ISIL raises funds in Afghanistan by taxing illegal timber trade

The extremists have opened their own 'customs' office in Kunar after many of the hundreds of Taliban fighters in the eastern province switched their allegiance

ISIL has so far collected Dh158,708 in tax from timber smugglers operating in Kunar province's Pech valley, seen here, says a local elder. Sebastiano Tomada / Sipa USA via AP Images
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ISIL is raising funds in Afghanistan by taxing locals who illegally traffic timber, say residents in eastern Kunar province where the militants operate their own "customs" office.

It comes after many of the hundreds of Taliban fighters in Kunar switched allegiance to ISIL.

The extremist group has been expanding its footprint in Afghanistan since Nato ended its combat mission in 2014. And although US president Donald Trump promised to "obliterate" ISIL when unveiling his new strategy for Afghanistan in August last year, locals in Kunar say the extremists' reach there only seems to be growing.

"Daesh has [opened] a customs office in the Mazar valley," provincial councillor Din Mohammad Pilot Sapi told The National.

“You know, under our administration, the smuggling of an inch wood is not allowed but in forest areas Daesh and the Taliban are in control and they allow this.”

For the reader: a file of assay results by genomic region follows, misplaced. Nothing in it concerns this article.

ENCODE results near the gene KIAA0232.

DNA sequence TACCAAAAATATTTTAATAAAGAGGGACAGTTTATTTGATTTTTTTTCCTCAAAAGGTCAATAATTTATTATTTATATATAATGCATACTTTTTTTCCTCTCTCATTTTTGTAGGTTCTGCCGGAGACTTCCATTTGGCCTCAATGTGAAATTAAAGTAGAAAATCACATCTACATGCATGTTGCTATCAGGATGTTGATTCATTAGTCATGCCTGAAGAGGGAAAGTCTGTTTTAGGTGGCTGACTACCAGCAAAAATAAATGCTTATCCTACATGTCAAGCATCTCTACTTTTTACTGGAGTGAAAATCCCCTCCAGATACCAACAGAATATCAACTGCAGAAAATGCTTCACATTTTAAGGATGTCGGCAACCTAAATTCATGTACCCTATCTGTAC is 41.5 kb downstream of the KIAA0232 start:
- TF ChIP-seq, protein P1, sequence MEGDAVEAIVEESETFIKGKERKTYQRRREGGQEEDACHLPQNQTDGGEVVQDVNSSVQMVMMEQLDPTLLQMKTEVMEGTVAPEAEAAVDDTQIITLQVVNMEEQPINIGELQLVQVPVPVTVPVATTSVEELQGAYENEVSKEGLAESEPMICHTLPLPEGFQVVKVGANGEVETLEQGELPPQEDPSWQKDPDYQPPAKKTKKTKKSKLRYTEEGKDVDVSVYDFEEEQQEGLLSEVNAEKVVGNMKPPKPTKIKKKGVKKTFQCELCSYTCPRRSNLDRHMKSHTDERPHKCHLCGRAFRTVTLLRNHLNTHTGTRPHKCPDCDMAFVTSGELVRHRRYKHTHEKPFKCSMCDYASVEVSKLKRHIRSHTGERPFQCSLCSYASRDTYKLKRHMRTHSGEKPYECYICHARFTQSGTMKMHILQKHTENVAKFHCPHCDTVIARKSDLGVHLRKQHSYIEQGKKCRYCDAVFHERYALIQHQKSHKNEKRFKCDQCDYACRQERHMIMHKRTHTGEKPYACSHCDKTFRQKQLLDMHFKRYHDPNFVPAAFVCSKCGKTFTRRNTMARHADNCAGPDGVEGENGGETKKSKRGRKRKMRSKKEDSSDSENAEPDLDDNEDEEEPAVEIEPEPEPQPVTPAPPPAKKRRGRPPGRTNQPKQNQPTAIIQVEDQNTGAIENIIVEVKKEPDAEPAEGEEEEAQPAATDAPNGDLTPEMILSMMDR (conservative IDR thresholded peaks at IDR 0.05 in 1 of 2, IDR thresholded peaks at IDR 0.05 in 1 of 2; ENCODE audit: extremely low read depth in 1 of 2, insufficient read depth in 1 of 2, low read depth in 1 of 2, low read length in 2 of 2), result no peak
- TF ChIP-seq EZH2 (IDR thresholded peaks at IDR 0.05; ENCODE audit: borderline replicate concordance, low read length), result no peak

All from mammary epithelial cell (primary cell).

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Impoverished Kunar residents have long chopped down oak and juniper trees in forested valley areas, selling the timber to businessmen and warlords as a source of income. But in 2016 the provincial government banned the sale of wood from Kunar over fears about deforestation.

Since then, residents have continued to chop down wood but must now smuggle the timber out of the province in order to sell it. The smugglers take routes that pass through territory held by militants to avoid being caught by the Kunar authorities, usually through mountainous areas. Most of these routes used to be controlled by the Taliban who similarly taxed the trade. But as these Taliban fighters began to switch their allegiance, the routes have increasingly been controlled by ISIL.

Since ISIL opened its Mazar valley "customs" office in Kunar's Sawkai district at the beginning of last year, smugglers operating in areas controlled by the extremists have been forced to take the following action: They drive the chopped wood to the base of mountains in the Mazar valley where it is then loaded onto mules. The smugglers then lead these mules through the mountains to ISIL's "customs" office where they must pay the militants 3,000 Pakistani rupees (Dh100) — the most commonly used currency in this part of Afghanistan — for each piece of oak measuring 8 feet by 1ft. Juniper, which is more difficult to sell than oak, is less popular with smugglers using the arduous and costly routes through ISIL territory.